Paul Peter Nicolai
No Concrete Harm, No Standing
The U.S. Supreme Court decided that plaintiffs seeking to pursue a Fair Credit Reporting Act (FCRA) class litigation must establish concrete harm that is more than just speculative. They must do so for all class members with the type of evidence called for at each stage of litigation. The impact will likely extend to class standing issues beyond the FCRA.
Here, a California dealership ran a credit check on the plaintiff when he and his wife sought to purchase a car. The credit check indicated a potential match between the plaintiff’s name and a name appearing on a list of terrorists maintained by the U.S. Treasury’s Office of Foreign Assets Control (OFAC). As a result, the plaintiff’s wife bought the car in her name rather than jointly with the plaintiff. The plaintiff sued, asserting an FCRA violation.
The plaintiff sought to represent a nationwide class of similarly situated individuals. The district court certified a class of individuals who received a letter similar to one sent to the plaintiff indicating the recipient’s name potentially matched a name on the OFAC list. Of the 8,185 individuals in the class, only 1,853 individuals had had this information disseminated to a third party. Nevertheless, the trial court held that all class members had standing. It ruled for the class on the merits of the FCRA claims.
On appeal, the 9th Circuit affirmed.
The U.S. Supreme Court reviewed the question of whether all 8,185 class members had suffered an injury-in-fact sufficient to establish standing to pursue the three FCRA claims.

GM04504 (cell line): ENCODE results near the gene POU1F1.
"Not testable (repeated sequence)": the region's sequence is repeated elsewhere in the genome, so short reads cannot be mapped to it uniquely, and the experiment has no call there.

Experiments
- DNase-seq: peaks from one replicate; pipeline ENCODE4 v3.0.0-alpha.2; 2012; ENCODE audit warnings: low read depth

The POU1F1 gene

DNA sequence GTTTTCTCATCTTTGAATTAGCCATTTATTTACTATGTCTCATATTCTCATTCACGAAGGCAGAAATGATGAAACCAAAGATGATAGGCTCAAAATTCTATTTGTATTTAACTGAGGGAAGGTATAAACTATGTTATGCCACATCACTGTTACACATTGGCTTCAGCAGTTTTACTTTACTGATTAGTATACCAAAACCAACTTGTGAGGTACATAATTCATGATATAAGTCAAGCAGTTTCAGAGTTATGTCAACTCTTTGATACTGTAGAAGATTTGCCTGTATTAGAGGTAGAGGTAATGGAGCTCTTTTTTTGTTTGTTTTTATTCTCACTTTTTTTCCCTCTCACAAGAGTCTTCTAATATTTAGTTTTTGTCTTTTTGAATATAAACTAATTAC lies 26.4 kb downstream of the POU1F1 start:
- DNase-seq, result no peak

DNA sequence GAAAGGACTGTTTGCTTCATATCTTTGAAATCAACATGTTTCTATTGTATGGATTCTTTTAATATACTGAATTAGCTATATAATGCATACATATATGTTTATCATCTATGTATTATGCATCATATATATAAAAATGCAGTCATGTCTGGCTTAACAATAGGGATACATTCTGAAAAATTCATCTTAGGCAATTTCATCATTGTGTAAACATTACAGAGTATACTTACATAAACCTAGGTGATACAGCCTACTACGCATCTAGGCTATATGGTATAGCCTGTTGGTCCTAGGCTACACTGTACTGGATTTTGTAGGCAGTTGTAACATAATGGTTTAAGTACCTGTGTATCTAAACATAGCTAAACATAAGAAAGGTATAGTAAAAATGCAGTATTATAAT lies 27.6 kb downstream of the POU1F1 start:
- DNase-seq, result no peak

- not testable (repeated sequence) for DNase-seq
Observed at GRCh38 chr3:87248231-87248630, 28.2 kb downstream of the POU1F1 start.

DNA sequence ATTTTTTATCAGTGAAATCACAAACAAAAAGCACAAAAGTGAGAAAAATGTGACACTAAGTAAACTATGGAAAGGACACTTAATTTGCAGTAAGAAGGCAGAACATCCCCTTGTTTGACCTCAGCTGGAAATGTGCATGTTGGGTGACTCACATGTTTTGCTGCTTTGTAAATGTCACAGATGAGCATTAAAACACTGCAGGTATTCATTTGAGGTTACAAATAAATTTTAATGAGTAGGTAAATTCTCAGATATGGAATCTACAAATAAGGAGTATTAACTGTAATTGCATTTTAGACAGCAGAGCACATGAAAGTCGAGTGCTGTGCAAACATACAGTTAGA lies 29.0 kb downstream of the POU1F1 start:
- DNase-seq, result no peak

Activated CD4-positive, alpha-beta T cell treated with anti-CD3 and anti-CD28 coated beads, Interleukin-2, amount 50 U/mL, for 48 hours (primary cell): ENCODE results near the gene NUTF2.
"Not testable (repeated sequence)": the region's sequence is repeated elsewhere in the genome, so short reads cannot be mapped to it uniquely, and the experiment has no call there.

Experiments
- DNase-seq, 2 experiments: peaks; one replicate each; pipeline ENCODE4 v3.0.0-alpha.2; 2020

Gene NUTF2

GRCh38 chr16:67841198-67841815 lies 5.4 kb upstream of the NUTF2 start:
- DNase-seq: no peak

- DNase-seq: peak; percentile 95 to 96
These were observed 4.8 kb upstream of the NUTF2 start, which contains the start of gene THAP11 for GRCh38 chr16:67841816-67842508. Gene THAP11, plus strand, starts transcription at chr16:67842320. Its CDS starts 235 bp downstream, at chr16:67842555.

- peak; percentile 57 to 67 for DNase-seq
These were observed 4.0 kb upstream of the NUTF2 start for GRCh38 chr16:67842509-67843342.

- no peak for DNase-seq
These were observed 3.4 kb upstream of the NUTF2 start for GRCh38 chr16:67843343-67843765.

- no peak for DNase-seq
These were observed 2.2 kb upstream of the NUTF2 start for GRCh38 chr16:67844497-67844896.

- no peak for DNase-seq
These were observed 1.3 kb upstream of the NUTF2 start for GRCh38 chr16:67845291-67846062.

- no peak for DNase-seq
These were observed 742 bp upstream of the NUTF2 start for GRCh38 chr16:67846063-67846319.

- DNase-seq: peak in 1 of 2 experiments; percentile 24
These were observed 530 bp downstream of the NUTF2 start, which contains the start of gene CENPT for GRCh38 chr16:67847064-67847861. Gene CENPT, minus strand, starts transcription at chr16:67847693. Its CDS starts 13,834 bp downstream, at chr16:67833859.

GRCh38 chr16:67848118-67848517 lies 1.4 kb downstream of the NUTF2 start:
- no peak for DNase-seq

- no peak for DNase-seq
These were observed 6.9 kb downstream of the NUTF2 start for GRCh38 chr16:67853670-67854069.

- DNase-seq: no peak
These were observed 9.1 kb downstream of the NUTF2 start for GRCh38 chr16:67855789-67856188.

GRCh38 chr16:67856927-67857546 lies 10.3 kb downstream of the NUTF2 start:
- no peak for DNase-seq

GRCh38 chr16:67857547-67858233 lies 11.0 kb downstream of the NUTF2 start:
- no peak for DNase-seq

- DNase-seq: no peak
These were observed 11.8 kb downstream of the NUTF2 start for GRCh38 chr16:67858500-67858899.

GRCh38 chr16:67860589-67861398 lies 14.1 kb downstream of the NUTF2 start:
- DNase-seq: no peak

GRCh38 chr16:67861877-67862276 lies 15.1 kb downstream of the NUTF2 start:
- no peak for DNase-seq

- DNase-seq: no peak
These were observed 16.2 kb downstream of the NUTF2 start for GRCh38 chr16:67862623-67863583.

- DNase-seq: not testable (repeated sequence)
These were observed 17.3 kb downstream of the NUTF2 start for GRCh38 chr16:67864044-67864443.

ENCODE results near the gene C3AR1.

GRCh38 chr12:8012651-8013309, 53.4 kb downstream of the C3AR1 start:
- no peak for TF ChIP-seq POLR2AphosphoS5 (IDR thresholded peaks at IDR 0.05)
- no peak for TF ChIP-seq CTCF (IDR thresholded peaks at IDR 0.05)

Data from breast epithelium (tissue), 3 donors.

It said that in analyzing standing, a federal court should assess whether the alleged injury to the plaintiff has a ‘close relationship’ to a harm ‘traditionally’ recognized as providing a basis for a lawsuit. It rejected the proposition that a plaintiff automatically satisfies the injury-in-fact requirement whenever a statute grants a person a statutory right and authorizes that person to sue to vindicate that right.
The Court re-emphasized the need for showing concrete harm to justify standing.
The Court focused on whether each of the members of the class could establish concrete harm based on the inclusion of erroneous OFAC information in their credit files.
The Court found that the 1,853 class members whose credit files were provided to third parties had suffered a concrete harm. It reasoned that the transmission of the erroneous derogatory information to third parties bore a close relationship to a harm traditionally recognized as a basis for relief, namely, defamation.
The Court found the remaining 6,332 class members had not suffered a concrete harm. The Court emphasized that for these individuals, there was no publication of the allegedly erroneous facts because the reports were not provided to any third parties. The Court said the mere presence of an inaccuracy in an internal credit file, if not disclosed to a third party, caused no concrete harm.
It rejected the argument that the risk of future harm from the erroneous information in the credit files was concrete harm. The Court also ruled that, other than the named plaintiff, none of the class members had established concrete harm from the failure to provide all information in the credit files upon their request and to include summaries of plaintiffs’ rights with each disclosure.
This decision will curtail the ability of plaintiffs to maintain FCRA and other class litigation in federal court. The Court has provided clarity as to what is concrete harm for purposes of standing to maintain a FCRA claim and likely other similar causes of action.
Plaintiffs can no longer establish standing by alleging the possible risk that supposedly false or misleading information may be disclosed to third parties. The decision also says a court should consider the viability of individual class members’ standing as part of the analysis of whether to certify a class.
The decision will also circumscribe claims based on technical violations of FCRA where a plaintiff cannot establish a concrete harm resulting from the supposed violation. While curbing private class litigation in federal court, the decision is unlikely to curtail government enforcement actions.